Current USDA Forest Service fire research is exclusively done with real-scale forest fire or in large settings with, for example, bales of straw. This project investigates propagating fire fronts up and down a slope using a matchstick array [C. Punckt, P. S. Bodega, P. Kaira, and H. H. Rotermund, Wildfires in the lab: Simple experiment and models for the exploration of excitable dynamics, J. Chem. Educ., 92(8), 1330-1337, 2015]. In the article, the authors explained and simulated some propagation conditions in a planar system. This project explores the fire propagation up and down a slope with three different models: Constant distance of the match position in x-direction (Δx), constant distance of the match heads along the slope (Δr), constant hight difference between match heads (Δy). For each model, we created 3D-printed molds with angles between 0 degrees and 45 degrees.
- Sloped Experiments: Effect of a wildfire propagating up or down an incline. Previous students brought already interesting results which should be explored in more detail.
- Match stick types: Preliminary results showed that different match stick types create fire fronts propagating with different velocities. But more data points are necessary.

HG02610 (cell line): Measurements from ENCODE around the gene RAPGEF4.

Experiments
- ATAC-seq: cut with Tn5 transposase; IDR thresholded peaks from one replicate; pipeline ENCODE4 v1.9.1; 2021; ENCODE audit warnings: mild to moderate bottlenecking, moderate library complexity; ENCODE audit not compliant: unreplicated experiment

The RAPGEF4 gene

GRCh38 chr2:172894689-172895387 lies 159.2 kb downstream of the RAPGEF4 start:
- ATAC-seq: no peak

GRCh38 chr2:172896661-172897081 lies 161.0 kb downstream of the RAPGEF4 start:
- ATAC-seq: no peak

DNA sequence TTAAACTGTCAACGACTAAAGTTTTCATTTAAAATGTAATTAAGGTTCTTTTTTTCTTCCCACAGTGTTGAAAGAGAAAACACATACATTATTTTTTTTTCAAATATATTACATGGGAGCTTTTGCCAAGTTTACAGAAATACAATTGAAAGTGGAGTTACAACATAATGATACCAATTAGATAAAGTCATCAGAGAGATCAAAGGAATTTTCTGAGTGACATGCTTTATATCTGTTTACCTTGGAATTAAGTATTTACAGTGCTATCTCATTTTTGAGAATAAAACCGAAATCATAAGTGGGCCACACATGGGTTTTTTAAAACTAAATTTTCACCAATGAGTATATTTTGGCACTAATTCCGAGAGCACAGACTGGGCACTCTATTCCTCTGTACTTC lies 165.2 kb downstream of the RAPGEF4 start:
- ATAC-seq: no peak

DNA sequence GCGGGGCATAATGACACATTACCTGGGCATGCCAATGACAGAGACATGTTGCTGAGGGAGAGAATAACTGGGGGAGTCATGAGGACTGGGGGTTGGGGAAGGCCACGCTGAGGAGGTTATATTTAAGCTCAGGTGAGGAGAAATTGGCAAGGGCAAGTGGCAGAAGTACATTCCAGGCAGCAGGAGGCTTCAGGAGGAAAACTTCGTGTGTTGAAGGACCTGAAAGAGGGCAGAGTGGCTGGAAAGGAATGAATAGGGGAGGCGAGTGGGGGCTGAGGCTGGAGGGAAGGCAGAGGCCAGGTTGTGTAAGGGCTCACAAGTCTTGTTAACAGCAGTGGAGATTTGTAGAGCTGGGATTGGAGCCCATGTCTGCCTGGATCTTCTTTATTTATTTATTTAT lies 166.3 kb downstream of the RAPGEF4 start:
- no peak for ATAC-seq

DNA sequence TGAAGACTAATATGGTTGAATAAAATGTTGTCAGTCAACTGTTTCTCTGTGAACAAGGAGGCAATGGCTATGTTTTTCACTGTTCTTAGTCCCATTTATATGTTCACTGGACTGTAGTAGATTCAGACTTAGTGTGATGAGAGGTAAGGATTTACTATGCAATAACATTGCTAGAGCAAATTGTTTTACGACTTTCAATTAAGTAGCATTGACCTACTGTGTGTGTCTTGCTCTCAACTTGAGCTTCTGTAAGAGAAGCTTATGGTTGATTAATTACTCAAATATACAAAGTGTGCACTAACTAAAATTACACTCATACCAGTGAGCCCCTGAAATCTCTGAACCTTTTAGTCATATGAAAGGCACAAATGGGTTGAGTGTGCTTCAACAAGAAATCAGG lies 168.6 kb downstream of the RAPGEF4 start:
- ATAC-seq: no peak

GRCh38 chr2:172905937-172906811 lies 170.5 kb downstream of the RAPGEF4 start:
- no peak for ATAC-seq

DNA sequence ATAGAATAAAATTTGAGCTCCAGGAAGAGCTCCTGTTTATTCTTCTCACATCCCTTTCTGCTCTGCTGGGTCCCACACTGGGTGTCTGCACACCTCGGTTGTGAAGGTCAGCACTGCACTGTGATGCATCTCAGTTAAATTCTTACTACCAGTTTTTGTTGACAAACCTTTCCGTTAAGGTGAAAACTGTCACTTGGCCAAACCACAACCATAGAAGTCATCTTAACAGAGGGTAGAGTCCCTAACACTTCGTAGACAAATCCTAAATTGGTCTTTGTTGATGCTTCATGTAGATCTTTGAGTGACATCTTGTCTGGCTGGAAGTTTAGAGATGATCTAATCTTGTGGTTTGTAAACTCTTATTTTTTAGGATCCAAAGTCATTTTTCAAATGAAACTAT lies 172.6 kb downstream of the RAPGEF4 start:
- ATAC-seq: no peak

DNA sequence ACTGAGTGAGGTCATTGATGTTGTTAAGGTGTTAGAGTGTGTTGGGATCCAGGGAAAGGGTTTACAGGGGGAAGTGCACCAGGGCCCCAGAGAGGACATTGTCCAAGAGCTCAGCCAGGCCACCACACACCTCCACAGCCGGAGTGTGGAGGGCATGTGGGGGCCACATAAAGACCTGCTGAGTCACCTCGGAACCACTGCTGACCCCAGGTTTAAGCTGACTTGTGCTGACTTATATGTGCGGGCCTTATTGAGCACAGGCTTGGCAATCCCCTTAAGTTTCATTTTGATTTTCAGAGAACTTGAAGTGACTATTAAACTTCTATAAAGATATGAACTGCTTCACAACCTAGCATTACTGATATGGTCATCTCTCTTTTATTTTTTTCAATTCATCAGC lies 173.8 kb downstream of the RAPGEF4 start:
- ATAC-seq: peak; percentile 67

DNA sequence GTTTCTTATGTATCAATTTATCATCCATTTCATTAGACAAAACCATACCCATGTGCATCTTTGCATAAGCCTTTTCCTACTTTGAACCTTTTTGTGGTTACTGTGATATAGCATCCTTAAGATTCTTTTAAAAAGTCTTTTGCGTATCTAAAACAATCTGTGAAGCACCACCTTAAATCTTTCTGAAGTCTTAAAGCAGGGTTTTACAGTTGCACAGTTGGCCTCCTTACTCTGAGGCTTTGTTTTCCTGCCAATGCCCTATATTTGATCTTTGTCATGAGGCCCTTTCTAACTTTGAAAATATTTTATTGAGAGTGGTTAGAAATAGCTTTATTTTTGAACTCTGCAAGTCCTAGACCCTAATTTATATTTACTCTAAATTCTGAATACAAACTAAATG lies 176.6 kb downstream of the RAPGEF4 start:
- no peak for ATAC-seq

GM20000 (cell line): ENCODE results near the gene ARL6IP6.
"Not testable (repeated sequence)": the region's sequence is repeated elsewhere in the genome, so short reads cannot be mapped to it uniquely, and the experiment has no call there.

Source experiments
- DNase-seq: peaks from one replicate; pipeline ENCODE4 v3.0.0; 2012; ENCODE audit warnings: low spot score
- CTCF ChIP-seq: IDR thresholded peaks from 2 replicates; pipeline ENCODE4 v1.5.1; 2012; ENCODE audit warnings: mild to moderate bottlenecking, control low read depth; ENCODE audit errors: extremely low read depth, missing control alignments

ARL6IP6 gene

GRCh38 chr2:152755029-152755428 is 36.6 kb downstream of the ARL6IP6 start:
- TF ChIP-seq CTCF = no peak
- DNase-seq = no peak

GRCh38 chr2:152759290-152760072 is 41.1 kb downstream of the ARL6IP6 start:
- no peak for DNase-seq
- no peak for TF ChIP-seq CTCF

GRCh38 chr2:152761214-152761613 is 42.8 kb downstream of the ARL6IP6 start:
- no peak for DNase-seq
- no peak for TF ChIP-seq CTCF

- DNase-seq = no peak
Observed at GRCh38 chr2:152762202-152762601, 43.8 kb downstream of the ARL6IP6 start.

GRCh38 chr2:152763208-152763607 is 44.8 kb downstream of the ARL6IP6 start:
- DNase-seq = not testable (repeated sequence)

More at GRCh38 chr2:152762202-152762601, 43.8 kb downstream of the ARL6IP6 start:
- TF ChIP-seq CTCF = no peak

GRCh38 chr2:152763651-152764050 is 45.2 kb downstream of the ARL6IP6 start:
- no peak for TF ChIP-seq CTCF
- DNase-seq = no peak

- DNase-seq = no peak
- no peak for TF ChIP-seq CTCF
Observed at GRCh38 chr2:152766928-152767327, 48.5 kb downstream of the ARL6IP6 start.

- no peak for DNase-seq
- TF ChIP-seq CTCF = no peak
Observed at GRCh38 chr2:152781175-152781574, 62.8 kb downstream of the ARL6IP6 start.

- Thermal imaging: Our newest addition is a FLIR IR-camera A325sc with a temperature resolution of less than 50 mK for up to 2000 degrees C. Now, we are able to locate the hotter match head through the fames and will be able to detect the fire front more accurately.
- Sloped Simulations: We use a Cellular Automata Model in Matlab to simulate fire front behavior under sloped conditions. Besides planar/straight fronts, we are investigating the influence of i) the slope on fire spirals and ii) the inhomogeneity of the matches on the shape of fire fronts. A further step would be to investigate the influence of varying slopes – as in real mountainous environment.
For more information, please visit the Wave Lab website